A church on Lopez Island, Wash. Credit: Chuck Taylor
In an election cycle where we learned (with relief) that an African-American man can be elected president we’ve also seen evidence of continuing discrimination. Anti-gay marriage measure Proposition 8 passed in California, and the Southern Poverty Law Center reports that hate crimes are up since the election. In the “Reich” of Idaho — which has worked hard to make us forget the Aryan Nations era — school kids chanted “Assassinate Obama!” on the school bus and a man suggested a public lynching for the new president by hanging a noose from a tree.
Will we ever get over prejudice? Slate magazine takes a look at the prospects for various other identity groups — Jews, women, gays, Mormons, etc. — in the years ahead and assesses their prospects for attaining the highest office in the land. A Gallup poll from 2007 revealed — early in the election cycle — that a majority of Americans say they would vote for a Jew, woman, Hispanic, Mormon, thrice-divorced person, 72-year-old geriatric, or homosexual for president. In general, electoral tolerance for diversity seems to be growing.
Who scored less than 50 percent? Which group remains at the bottom of the presidential barrel in terms of public opinion? Atheists. Ronald Lindsay, executive director of the Council for Secular Humanism, told Slate‘s writer via an e-mail that “Atheism spells political death in this country.” American is not yet ready for an unbeliever, secular humanist, freethinker, or heathen in the Oval Office.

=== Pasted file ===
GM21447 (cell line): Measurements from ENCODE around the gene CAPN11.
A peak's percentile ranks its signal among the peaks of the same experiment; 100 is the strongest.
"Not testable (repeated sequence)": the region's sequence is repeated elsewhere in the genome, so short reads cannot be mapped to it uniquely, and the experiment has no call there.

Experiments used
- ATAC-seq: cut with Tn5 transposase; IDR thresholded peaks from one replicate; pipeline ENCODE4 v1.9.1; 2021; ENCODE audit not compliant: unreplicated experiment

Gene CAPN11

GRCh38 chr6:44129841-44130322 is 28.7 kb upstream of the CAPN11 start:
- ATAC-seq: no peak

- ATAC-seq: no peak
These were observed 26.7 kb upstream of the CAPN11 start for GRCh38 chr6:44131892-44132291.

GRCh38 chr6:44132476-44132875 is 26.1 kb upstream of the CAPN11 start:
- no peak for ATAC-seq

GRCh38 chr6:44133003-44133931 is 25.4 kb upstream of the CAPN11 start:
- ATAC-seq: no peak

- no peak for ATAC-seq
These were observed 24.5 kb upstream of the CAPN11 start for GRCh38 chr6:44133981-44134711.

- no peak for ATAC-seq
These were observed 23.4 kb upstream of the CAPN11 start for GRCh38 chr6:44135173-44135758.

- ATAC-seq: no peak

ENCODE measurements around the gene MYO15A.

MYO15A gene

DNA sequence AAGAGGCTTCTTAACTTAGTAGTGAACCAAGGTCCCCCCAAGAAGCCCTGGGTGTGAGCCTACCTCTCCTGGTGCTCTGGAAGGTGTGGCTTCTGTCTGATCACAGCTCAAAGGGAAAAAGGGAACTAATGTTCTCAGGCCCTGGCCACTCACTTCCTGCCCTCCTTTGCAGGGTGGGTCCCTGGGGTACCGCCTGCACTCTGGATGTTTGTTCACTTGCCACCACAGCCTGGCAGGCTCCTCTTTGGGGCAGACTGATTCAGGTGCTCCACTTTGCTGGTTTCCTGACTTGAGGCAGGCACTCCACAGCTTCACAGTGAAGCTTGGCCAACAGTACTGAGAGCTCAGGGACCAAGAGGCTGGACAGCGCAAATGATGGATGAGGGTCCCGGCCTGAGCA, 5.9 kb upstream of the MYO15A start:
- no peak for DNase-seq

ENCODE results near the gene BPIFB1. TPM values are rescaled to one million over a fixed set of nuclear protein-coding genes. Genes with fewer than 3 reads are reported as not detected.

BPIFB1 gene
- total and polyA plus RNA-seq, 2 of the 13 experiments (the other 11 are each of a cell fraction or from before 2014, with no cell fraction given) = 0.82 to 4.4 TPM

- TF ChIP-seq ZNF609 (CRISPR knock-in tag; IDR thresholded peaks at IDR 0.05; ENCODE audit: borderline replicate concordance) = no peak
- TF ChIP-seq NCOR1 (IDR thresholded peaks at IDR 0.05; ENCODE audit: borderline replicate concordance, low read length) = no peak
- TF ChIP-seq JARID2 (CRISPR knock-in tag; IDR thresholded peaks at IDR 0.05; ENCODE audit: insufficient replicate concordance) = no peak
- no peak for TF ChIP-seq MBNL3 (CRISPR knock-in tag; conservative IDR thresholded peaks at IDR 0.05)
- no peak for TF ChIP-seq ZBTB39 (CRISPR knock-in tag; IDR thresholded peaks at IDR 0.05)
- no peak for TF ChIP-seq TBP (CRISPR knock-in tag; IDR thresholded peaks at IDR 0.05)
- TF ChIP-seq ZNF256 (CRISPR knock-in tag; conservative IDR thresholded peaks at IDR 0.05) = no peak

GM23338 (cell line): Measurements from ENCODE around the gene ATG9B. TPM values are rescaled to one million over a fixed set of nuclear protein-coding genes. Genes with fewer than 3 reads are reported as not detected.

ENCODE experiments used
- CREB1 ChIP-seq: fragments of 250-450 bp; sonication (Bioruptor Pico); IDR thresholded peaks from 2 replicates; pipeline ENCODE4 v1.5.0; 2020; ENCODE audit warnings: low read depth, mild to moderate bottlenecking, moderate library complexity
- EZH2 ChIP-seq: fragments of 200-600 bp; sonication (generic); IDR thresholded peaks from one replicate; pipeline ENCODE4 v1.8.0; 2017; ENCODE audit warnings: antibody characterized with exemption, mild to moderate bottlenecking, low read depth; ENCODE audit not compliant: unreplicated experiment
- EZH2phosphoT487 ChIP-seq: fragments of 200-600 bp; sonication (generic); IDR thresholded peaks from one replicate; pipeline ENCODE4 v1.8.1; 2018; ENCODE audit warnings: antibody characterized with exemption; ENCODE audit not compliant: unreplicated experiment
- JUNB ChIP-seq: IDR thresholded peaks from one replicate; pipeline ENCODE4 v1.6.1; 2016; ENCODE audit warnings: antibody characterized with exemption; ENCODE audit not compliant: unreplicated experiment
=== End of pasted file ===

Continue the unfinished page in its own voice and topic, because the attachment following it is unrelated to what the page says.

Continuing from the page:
It’s interesting to know that even a convicted felon like Alaska Sen. Ted Stevens fared better than an out-and-out atheist would have. Slate notes that there is only one member of U.S. Congress who is an admitted atheist, Rep. Pete Stark, a Bay Area Democrat. But even Stark goes to church: he’s a Unitarian.
I can understand that any group might become unpopular if its most vocal proponent is lefty apostate political writer Christopher Hitchens who, by the way, has his moments (I think he clearly kicked butt in this debate on religion.) Atheists are often terribly obnoxious blowhards who try to woo the world with the absolute rightness of their logic.
Hitchens rails against the sky-God dictatorship of monotheism. He compares God to North Korea’s lunatic strongman Kim Jong Il — amusing but not likely to win over wavering Christians, Jews, and Muslims. And his rants are against not only God but religion itself. This turns off even many non-believers who still make room for in their lives for the sacred and mysterious. Militant atheism is not content to argue against God, but faith itself.
But militant atheism bravely carries an important banner by demanding that arguments in the public square come down to more than simply, “because God said so.” It patrols the borders of church-state separation. And its adherents also carry water for many religious minorities by expanding the boundaries of religious tolerance. If American can tolerate its irritating atheists and if the definition of religion covers all faiths and non-faiths, then big tent covers pagans, Swedenborgians, even Scientologists.
However, demanding the removal of the crutch of religious conviction from public debate threatens to effectively silence most moralists and religious hypocrites (so who’d be left, Vulcans?). And it robs our rhetoric of some its most soaring achievements and ability to inspire: “Thank logic, almighty, we’re free at last” won’t move many people.
That makes Hitchens and his ilk the great American party-poopers, and no one likes those, one reason why Hitchens’ minority group has little shot at the White House. Americans want to be led by people like us, not people who tell us how foolish our deepest convictions are, even if they have a point.